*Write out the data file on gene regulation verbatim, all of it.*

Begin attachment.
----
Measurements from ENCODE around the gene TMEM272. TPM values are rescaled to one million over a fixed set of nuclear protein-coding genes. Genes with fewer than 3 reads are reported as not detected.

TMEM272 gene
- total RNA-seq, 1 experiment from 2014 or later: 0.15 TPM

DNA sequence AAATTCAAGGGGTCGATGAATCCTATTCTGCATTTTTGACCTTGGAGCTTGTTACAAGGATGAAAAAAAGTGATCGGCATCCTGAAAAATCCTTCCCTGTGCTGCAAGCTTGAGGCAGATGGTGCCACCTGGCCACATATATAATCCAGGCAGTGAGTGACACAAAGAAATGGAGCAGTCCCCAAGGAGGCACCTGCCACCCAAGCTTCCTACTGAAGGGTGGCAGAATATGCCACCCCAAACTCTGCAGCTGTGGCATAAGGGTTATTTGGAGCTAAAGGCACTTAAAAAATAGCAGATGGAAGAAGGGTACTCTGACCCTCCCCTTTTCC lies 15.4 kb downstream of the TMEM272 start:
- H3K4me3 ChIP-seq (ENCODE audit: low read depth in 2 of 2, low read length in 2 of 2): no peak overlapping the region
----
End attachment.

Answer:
Measurements from ENCODE around the gene TMEM272. TPM values are rescaled to one million over a fixed set of nuclear protein-coding genes. Genes with fewer than 3 reads are reported as not detected.

TMEM272 gene
- total RNA-seq, 1 experiment from 2014 or later: 0.15 TPM

DNA sequence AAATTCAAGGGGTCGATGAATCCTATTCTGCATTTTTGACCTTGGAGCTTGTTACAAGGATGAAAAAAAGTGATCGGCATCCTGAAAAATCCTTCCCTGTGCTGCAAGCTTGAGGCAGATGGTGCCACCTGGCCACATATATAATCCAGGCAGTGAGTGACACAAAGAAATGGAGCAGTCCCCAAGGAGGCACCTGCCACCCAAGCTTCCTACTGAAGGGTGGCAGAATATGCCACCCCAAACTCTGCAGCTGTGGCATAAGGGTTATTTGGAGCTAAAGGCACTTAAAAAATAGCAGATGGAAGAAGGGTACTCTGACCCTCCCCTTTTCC lies 15.4 kb downstream of the TMEM272 start:
- H3K4me3 ChIP-seq (ENCODE audit: low read depth in 2 of 2, low read length in 2 of 2): no peak overlapping the region